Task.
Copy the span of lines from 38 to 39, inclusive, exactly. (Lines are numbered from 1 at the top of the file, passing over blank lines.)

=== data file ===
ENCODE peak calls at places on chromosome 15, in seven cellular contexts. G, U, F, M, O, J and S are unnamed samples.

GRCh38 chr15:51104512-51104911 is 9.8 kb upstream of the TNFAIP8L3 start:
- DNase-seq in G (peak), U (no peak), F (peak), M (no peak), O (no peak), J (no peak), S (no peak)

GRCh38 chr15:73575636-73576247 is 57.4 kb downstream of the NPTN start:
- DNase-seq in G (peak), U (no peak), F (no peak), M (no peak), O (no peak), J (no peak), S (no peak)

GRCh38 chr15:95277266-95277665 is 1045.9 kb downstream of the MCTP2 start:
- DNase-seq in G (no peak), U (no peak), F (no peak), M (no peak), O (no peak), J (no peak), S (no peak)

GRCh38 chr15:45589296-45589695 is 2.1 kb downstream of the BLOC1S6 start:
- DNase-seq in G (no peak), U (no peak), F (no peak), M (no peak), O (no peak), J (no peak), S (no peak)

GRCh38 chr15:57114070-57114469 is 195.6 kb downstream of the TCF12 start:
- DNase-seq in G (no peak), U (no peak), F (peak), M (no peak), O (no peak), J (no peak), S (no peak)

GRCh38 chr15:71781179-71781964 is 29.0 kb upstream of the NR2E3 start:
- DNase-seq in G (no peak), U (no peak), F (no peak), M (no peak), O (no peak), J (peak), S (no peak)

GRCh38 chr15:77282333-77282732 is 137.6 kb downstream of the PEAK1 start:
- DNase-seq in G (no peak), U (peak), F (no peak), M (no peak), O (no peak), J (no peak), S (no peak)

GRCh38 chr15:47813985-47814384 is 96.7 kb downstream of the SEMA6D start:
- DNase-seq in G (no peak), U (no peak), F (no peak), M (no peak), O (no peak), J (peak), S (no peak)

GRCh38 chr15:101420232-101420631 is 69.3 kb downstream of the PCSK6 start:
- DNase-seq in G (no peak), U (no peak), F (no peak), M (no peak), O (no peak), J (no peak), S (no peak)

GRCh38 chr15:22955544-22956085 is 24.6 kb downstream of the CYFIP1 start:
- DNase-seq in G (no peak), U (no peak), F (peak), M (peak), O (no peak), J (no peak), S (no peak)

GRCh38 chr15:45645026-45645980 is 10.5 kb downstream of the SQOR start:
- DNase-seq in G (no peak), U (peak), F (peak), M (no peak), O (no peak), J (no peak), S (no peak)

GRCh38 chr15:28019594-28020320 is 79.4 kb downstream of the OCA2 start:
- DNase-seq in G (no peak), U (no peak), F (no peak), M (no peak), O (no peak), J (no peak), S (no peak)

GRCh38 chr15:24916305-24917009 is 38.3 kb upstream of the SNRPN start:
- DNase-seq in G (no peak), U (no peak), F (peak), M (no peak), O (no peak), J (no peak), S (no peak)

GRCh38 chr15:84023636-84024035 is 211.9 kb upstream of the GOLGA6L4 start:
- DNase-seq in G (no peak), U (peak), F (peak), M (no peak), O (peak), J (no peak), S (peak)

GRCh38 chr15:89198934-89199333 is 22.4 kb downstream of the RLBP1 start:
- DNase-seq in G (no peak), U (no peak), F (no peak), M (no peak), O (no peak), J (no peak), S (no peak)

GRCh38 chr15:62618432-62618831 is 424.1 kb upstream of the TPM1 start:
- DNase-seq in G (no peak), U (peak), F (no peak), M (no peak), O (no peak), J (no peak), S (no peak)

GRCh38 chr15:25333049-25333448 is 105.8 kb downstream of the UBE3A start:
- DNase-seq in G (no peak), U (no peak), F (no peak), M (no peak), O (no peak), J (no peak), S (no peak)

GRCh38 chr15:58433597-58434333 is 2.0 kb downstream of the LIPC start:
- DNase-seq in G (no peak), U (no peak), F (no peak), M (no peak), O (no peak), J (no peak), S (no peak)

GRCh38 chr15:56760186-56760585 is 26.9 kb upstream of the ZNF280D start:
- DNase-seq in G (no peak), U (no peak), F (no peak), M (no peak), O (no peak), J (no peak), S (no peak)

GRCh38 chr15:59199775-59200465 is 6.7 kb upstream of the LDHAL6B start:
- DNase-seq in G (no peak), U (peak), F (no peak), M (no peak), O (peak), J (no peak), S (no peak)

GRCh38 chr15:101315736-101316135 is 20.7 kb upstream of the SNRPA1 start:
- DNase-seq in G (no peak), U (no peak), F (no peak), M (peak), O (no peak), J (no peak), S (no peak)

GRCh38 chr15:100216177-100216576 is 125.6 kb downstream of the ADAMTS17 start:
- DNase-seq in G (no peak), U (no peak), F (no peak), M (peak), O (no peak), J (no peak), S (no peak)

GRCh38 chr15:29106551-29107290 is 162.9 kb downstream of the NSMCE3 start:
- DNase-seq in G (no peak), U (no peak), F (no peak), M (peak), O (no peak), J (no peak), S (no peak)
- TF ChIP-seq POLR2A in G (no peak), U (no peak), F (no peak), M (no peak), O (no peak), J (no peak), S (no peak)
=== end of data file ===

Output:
GRCh38 chr15:56760186-56760585 is 26.9 kb upstream of the ZNF280D start:
- DNase-seq in G (no peak), U (no peak), F (no peak), M (no peak), O (no peak), J (no peak), S (no peak)